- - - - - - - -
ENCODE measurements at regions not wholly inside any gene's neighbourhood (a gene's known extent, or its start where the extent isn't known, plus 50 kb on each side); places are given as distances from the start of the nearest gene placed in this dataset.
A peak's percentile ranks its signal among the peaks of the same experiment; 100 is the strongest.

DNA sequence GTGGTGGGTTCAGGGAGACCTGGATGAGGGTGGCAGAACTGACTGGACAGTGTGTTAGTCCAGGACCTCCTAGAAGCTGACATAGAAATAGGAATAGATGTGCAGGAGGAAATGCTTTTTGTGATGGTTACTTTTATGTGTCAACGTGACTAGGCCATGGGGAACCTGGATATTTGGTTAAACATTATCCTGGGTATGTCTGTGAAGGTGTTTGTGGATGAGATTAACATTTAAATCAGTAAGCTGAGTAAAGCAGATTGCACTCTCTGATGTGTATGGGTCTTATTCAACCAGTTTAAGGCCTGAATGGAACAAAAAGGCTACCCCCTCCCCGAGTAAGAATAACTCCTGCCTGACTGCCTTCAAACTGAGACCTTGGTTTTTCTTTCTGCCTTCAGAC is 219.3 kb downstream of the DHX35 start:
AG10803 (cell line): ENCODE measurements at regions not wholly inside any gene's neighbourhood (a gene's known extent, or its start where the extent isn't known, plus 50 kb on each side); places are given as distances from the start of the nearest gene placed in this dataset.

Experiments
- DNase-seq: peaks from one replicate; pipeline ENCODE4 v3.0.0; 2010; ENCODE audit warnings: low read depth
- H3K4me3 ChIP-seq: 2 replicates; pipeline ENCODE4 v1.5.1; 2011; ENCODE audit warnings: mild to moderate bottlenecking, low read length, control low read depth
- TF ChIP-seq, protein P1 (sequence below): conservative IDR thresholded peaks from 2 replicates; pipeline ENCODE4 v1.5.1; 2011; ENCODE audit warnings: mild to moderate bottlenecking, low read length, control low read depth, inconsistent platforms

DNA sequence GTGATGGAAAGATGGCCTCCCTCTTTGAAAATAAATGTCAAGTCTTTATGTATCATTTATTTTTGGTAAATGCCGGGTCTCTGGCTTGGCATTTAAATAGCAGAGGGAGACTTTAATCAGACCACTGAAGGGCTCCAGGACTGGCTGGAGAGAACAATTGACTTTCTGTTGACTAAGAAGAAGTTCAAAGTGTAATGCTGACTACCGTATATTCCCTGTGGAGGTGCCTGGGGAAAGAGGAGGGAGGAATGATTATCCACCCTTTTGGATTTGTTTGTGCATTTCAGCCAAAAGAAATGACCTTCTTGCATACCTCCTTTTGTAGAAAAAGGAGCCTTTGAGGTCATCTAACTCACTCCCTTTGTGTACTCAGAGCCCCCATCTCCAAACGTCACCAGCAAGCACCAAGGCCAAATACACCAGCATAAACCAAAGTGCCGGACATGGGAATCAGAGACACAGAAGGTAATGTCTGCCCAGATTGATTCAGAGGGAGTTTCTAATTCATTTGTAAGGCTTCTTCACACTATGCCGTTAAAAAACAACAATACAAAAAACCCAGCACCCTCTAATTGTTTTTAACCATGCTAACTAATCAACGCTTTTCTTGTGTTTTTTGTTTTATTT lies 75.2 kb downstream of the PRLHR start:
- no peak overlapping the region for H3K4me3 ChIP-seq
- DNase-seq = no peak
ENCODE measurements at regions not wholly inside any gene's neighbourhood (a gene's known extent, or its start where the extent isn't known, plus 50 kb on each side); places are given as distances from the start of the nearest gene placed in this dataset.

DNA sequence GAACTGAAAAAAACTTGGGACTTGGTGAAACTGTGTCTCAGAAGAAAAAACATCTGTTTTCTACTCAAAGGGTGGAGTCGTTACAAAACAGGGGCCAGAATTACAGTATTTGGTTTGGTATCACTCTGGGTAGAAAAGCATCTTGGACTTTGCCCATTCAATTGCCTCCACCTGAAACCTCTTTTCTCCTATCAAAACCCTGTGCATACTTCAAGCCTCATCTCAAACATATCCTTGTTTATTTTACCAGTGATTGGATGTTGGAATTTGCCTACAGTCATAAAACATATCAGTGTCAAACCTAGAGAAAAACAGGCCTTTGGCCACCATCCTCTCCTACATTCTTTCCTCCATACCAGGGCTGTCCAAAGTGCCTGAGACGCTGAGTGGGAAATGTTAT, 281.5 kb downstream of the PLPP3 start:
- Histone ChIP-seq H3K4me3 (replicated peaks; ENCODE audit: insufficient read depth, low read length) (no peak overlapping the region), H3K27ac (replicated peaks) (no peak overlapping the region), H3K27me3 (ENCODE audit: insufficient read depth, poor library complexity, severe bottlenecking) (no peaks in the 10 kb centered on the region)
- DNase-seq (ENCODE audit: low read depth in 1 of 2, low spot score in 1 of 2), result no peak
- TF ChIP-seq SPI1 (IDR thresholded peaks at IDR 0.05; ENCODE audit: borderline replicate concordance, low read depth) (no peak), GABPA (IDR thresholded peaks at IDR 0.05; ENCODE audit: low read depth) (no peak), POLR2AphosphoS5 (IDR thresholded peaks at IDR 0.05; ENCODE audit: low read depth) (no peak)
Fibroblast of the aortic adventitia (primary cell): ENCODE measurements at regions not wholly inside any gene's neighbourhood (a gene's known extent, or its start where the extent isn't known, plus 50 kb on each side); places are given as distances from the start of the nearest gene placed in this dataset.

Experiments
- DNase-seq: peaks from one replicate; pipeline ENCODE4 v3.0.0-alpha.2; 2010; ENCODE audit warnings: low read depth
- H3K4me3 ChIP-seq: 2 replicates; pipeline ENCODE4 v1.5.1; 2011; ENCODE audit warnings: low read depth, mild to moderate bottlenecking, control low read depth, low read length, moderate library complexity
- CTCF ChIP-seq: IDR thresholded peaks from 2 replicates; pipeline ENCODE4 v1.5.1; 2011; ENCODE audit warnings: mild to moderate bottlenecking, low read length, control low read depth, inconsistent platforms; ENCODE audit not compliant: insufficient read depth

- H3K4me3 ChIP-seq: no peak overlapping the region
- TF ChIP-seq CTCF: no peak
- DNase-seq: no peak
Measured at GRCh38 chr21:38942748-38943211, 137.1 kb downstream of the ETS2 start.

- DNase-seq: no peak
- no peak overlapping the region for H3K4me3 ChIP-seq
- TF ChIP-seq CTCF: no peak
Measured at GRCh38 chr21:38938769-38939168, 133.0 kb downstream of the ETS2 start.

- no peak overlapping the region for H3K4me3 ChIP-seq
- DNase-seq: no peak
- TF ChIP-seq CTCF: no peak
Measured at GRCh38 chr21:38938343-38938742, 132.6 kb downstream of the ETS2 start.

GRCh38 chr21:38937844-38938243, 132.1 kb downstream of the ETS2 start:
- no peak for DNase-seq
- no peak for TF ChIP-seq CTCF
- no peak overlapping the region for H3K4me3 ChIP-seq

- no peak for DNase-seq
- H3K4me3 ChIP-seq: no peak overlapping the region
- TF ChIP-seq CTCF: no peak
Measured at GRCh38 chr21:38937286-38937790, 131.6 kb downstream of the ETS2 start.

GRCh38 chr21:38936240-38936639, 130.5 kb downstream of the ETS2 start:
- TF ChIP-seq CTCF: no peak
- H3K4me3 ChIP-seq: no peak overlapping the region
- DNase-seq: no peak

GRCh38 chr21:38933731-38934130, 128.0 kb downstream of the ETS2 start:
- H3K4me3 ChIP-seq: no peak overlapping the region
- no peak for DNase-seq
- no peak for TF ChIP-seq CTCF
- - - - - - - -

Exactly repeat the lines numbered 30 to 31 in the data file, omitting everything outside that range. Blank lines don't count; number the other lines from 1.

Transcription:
- no peak overlapping the region for H3K4me3 ChIP-seq
- DNase-seq: no peak